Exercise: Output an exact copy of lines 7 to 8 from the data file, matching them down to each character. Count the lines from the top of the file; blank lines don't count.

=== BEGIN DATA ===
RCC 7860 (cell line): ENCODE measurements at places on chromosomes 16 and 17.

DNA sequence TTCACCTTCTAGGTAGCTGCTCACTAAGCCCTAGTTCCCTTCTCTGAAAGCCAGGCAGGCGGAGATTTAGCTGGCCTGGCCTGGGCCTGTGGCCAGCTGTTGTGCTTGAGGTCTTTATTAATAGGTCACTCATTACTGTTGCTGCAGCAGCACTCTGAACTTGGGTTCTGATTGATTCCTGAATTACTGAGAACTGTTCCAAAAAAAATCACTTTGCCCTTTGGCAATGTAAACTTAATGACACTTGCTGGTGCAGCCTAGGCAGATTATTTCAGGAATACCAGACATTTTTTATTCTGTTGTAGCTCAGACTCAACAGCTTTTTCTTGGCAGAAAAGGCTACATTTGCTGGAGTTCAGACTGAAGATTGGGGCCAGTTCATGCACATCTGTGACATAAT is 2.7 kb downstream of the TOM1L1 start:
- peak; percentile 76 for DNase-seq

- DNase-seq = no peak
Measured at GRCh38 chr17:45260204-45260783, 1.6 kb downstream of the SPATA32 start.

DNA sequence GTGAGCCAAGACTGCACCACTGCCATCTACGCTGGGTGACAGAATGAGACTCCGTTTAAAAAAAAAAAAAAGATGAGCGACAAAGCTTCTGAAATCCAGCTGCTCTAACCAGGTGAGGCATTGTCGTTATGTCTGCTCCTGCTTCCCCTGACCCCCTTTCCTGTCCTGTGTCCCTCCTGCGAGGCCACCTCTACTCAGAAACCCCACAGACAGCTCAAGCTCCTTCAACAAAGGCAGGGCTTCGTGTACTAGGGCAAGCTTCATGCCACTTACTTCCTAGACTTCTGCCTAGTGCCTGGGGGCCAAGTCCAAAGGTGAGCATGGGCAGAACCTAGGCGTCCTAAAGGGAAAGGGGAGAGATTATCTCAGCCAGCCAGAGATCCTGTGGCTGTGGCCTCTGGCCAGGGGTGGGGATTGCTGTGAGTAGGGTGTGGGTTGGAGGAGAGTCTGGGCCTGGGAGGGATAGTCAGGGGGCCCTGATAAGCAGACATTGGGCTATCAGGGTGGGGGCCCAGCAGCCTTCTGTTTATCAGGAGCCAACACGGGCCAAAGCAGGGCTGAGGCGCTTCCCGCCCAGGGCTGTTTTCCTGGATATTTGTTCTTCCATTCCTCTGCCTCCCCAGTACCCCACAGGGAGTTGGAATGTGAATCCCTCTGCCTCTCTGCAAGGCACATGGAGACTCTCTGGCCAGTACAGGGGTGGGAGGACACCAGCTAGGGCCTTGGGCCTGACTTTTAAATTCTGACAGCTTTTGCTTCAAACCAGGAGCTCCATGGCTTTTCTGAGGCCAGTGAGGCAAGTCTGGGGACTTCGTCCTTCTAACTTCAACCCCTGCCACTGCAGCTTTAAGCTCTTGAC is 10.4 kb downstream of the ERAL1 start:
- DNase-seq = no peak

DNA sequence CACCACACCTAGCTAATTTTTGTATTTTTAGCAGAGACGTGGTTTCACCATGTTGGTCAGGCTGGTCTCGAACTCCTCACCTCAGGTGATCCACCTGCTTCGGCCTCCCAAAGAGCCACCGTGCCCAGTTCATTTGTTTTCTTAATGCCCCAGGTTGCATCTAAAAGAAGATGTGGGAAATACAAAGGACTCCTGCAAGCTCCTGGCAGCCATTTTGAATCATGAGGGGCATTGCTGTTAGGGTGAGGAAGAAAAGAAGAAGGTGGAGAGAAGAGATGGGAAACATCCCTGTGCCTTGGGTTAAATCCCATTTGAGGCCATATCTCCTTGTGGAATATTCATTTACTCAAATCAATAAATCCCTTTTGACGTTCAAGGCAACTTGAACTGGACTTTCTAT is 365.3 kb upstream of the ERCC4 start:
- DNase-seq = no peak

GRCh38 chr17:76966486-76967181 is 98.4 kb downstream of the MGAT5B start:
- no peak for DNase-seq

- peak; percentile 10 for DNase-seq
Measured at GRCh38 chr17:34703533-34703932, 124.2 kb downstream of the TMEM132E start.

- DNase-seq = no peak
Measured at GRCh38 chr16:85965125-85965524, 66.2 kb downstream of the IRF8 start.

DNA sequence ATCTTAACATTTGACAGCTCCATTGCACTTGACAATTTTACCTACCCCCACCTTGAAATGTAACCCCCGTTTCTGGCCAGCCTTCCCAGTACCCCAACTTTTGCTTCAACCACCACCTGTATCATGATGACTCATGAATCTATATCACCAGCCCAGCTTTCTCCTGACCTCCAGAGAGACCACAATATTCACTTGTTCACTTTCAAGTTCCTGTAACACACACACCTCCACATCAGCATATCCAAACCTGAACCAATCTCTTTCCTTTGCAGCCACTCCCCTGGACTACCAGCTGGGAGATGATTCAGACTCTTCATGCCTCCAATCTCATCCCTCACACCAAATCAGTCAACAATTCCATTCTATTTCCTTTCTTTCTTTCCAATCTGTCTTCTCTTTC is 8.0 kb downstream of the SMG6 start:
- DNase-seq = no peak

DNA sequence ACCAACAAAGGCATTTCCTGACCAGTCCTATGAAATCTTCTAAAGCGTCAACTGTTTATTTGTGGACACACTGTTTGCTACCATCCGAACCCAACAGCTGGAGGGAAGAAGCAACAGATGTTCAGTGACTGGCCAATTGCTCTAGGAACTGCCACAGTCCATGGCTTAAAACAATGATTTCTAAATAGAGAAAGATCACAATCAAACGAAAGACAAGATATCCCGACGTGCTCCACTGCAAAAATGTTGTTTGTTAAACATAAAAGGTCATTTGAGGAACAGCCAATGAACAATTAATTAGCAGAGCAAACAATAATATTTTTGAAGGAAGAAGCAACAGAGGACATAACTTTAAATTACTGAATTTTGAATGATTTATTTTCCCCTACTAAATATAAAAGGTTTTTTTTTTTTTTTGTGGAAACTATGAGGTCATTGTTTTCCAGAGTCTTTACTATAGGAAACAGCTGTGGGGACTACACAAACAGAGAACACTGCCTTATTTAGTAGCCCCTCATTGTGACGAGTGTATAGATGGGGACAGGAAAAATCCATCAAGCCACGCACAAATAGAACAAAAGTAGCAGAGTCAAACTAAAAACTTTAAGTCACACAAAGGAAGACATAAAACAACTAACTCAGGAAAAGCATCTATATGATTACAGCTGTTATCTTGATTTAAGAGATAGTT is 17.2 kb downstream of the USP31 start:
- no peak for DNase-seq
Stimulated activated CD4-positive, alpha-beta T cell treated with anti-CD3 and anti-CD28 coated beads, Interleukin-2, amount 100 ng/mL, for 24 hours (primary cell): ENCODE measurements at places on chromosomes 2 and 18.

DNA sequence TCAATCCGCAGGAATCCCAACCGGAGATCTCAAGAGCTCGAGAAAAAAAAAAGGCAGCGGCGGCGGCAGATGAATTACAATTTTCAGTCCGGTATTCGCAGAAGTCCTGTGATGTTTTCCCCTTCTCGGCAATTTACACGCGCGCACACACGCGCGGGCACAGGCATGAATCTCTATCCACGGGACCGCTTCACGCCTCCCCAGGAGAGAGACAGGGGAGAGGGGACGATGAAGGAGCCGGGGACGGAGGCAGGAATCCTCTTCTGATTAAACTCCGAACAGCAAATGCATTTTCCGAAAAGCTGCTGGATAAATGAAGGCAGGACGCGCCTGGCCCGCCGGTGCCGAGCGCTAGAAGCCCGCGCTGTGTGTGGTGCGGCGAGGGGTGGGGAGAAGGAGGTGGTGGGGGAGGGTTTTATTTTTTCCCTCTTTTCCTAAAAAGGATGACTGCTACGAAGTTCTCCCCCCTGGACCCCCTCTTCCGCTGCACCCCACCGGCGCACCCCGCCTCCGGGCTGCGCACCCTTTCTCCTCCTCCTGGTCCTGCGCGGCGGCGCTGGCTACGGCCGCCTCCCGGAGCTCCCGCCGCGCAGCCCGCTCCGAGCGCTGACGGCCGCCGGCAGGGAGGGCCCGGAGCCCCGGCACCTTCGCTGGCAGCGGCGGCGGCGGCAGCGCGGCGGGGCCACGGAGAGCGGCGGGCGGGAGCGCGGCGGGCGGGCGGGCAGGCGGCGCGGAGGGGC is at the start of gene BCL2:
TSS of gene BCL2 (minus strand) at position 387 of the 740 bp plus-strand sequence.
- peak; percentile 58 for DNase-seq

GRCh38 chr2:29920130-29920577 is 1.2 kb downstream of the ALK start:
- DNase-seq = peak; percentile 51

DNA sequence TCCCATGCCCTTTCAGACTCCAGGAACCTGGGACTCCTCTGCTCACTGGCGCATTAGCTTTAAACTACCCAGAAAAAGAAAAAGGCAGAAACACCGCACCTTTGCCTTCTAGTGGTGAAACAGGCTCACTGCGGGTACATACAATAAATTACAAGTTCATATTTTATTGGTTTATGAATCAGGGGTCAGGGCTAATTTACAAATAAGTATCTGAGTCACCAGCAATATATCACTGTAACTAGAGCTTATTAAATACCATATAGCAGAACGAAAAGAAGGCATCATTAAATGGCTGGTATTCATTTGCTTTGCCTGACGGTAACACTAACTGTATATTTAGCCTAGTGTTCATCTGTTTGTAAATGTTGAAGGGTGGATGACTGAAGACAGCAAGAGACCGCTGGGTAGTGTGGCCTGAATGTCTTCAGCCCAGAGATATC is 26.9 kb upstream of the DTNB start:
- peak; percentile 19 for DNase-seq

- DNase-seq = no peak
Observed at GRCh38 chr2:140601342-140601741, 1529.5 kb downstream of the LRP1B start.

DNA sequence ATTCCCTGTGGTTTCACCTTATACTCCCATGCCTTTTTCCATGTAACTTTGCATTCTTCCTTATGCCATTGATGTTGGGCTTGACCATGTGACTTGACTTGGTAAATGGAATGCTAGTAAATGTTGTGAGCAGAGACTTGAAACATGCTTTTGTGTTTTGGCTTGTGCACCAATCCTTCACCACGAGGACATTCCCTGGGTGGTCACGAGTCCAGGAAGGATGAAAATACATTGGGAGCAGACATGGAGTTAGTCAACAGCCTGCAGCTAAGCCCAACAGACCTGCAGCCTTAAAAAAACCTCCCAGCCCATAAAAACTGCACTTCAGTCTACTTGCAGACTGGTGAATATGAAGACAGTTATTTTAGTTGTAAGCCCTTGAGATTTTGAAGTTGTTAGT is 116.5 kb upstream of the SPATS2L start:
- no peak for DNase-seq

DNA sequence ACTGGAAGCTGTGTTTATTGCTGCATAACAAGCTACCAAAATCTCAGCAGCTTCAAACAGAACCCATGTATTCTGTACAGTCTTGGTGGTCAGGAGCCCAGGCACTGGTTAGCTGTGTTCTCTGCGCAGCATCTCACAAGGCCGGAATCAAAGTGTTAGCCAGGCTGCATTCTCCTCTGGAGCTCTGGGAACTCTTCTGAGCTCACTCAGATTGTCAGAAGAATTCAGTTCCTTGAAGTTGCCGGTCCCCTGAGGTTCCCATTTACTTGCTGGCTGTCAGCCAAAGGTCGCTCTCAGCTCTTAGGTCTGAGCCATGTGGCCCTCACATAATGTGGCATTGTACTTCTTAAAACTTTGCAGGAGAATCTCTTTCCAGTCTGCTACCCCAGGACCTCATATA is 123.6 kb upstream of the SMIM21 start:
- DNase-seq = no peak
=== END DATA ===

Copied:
- DNase-seq = no peak

DNA sequence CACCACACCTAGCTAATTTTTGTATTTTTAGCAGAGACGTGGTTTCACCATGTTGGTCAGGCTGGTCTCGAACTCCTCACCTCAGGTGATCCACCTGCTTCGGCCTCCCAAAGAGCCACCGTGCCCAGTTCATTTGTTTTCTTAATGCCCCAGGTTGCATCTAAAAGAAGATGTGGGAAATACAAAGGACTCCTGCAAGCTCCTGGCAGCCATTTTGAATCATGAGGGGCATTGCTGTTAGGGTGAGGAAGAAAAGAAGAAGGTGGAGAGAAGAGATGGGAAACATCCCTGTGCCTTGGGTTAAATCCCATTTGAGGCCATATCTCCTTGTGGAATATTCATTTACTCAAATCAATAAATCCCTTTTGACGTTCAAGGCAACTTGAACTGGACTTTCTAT is 365.3 kb upstream of the ERCC4 start: